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Department of Zoology

  1. A model synapse to study mechanisms of critical period adjustments
  2. Calcium dependent mechanisms to establish neuronal homeostatic setpoints
  3. Signals of change and mechanisms of maintenance
  4. Network connectivity is shaped by critical periods of development
  5. Computational modelling approaches to study the emergence of network function

A model synapse to study mechanisms of critical period adjustments

The Drosophila larval neuromuscular junction is a highly tractable model glutamatergic synaptic terminal. It has been key to our understanding of neuronal development, plasticity and homeostasis. We discovered that distinct critical periods, one after the other, govern the growth and operation of the pre-synaptic motoneuron and its post-synaptic target muscle.

For example, in the muscle, this regulates sensitivity to neurotransmitter via relative levels of two glutamate receptor constellations, containing either a fast- or slow inactivating subunits.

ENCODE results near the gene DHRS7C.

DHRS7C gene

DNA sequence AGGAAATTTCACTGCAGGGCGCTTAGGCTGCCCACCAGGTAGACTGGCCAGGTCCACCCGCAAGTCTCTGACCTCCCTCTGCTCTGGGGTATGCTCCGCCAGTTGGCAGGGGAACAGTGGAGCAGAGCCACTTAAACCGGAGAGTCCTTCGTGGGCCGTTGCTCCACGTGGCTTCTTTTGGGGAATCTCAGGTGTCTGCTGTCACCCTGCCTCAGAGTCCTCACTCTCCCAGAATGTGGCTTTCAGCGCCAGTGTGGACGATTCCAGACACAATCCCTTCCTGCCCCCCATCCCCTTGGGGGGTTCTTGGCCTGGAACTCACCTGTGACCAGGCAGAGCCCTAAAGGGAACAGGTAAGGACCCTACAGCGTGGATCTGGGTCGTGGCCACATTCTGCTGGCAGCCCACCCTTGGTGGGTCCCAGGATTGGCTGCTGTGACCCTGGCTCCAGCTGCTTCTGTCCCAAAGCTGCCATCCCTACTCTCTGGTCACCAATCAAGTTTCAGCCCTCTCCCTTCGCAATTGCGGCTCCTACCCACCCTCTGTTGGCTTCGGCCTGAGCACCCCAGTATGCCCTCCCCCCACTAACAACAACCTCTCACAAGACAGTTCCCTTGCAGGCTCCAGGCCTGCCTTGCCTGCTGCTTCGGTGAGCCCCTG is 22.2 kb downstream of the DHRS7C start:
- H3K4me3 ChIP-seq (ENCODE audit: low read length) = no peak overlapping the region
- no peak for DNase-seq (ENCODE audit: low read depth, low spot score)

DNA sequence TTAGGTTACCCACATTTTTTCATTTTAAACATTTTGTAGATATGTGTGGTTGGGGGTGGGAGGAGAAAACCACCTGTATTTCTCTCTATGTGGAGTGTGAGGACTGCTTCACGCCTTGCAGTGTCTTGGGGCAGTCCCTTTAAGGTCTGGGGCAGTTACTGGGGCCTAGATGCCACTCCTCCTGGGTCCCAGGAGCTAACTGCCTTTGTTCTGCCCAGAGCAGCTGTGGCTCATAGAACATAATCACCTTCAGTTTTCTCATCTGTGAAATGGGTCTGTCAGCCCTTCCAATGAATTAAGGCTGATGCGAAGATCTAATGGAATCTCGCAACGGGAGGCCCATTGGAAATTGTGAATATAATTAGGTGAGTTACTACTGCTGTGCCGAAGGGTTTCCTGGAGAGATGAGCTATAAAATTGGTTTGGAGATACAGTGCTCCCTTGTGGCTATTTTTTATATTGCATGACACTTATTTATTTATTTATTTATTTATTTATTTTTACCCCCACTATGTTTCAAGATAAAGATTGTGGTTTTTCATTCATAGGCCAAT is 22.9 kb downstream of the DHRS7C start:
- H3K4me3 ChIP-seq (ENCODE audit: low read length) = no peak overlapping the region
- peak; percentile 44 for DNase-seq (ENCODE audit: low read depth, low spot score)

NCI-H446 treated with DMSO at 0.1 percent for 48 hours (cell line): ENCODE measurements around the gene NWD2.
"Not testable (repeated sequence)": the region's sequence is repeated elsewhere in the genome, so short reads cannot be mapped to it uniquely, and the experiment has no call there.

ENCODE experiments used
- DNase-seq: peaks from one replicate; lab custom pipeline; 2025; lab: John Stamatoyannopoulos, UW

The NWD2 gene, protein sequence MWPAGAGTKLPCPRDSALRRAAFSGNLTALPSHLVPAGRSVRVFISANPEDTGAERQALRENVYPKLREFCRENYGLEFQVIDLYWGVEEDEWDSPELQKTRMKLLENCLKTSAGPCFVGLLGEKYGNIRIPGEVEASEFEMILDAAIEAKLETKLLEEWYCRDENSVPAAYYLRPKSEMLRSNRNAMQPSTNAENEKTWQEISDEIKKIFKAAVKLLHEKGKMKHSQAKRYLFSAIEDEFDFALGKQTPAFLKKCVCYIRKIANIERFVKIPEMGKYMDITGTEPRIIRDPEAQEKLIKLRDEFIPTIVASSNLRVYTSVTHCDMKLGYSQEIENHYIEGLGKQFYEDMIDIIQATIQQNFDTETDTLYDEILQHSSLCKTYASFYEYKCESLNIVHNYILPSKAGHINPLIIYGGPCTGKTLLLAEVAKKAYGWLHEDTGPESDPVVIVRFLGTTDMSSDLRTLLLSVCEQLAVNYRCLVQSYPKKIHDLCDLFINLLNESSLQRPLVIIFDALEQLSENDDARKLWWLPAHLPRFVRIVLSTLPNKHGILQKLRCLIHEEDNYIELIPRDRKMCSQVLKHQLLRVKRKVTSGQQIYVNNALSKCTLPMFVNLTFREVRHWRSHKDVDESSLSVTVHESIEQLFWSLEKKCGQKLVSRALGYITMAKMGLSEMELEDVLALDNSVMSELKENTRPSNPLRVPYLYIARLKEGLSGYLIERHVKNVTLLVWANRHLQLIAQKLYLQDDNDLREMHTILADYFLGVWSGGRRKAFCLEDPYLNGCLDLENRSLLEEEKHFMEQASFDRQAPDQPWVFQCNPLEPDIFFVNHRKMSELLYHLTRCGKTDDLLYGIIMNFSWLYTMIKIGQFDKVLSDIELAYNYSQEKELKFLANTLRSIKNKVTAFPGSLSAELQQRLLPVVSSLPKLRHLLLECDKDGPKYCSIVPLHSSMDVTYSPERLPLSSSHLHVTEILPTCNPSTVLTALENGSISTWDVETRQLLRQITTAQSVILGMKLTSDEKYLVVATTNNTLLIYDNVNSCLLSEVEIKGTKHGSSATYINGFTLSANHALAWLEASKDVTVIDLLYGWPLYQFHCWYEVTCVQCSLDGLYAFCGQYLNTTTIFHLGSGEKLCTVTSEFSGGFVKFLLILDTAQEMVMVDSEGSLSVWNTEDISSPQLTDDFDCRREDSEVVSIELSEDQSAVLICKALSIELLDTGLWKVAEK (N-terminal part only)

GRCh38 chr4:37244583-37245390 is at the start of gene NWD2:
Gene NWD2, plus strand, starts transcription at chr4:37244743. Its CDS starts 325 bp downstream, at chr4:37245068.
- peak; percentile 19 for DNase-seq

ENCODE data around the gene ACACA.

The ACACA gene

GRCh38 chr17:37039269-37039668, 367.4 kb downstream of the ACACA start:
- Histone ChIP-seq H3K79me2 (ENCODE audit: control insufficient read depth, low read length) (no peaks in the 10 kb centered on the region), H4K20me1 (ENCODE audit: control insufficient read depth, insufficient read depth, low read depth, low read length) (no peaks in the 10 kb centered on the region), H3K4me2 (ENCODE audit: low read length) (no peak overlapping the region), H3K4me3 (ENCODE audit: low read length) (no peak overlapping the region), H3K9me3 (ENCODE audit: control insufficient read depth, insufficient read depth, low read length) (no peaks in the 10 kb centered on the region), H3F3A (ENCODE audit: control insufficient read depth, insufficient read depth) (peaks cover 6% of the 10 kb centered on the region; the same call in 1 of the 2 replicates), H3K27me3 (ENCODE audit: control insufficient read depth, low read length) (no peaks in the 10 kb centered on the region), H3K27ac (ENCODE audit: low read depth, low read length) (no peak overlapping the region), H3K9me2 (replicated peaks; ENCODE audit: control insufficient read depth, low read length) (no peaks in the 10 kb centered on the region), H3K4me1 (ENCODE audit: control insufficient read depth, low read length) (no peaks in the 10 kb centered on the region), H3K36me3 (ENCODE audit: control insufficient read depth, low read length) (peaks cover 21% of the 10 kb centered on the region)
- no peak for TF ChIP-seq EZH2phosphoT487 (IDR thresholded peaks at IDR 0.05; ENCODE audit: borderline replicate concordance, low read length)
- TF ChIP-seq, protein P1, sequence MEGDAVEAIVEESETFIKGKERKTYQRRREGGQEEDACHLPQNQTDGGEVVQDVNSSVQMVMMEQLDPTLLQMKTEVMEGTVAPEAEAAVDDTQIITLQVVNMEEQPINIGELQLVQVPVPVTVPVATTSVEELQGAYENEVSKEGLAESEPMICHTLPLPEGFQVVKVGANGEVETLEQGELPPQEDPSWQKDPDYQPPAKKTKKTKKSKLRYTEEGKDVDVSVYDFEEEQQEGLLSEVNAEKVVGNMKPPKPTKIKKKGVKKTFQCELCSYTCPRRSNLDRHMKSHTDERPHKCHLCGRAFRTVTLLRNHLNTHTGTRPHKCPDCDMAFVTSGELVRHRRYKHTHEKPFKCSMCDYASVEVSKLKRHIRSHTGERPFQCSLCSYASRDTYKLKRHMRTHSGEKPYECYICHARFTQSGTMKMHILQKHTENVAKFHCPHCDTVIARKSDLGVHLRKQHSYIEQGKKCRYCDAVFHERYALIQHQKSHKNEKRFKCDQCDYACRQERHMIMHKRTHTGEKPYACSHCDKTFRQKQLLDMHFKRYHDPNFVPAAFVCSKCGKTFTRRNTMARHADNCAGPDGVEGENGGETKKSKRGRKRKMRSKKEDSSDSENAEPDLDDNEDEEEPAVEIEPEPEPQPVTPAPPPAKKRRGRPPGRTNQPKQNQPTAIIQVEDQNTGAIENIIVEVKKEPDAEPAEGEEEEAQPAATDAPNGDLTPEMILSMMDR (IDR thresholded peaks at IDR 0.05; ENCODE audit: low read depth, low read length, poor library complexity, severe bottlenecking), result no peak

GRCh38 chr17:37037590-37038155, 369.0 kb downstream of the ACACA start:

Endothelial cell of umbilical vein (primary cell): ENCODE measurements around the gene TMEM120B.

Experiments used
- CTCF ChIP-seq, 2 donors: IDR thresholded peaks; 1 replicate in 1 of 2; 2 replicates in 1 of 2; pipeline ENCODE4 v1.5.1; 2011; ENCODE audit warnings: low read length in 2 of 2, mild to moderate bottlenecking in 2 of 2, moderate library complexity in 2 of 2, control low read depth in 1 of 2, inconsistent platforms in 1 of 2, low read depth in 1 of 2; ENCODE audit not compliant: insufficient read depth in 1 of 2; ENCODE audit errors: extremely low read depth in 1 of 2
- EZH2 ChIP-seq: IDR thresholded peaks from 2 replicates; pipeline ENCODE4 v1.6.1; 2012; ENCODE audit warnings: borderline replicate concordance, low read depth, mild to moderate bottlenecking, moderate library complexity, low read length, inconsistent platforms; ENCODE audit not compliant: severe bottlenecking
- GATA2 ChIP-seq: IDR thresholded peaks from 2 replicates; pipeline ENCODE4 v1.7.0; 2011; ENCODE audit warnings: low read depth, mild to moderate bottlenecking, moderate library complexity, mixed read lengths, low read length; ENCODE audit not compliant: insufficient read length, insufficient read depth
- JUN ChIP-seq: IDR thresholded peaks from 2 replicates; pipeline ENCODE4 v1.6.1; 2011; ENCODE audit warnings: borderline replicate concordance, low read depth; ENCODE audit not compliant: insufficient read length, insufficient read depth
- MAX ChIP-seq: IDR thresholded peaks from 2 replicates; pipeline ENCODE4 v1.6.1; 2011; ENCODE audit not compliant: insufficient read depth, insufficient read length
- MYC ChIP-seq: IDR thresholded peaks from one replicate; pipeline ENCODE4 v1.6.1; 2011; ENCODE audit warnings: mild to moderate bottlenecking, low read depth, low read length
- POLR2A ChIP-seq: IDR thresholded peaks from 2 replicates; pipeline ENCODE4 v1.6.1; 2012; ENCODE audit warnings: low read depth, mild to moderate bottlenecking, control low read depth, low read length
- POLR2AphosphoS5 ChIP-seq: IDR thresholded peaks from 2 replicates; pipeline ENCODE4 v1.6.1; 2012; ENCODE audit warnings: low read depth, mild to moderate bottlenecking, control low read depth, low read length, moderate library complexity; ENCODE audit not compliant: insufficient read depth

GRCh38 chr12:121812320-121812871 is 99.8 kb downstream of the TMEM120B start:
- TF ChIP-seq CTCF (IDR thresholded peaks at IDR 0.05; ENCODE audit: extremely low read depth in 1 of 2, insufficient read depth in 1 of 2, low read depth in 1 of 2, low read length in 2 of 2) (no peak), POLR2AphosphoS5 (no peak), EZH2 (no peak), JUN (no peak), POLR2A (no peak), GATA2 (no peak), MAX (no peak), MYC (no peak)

Our working hypothesis is that by adjusting neuronal and muscle properties, the critical period establishes an appropriate physiological baseline about which plasticity can operate during later life.

Figure 1:  Neuromuscular junctions as model synapses that readily reveal cellular adjustment responses to diverse critical period experiences. Motor axons (brown) arborise over muscles (grey), as beads-on-a-string synaptic terminals. Muscles localise neurotransmitter receptors to those; relative ‘A’ vs ‘B’ composition determines sensitivity to transmitter (inset).





Calcium dependent mechanisms to establish neuronal homeostatic setpoints

How do neurons translate transient activity-changes during the critical period, into long lasting adaptations of neuronal properties? Calcium is a good candidate signal, because it serves a dual function in neurons: as charge carrier and second messenger. To study the contribution of calcium signalling in regulating adaptive processes, we integrate electrophysiological and imaging techniques. A notable strength of this system is that we can manipulate single identified muscles and neurons, while leaving the rest of the animal undisturbed.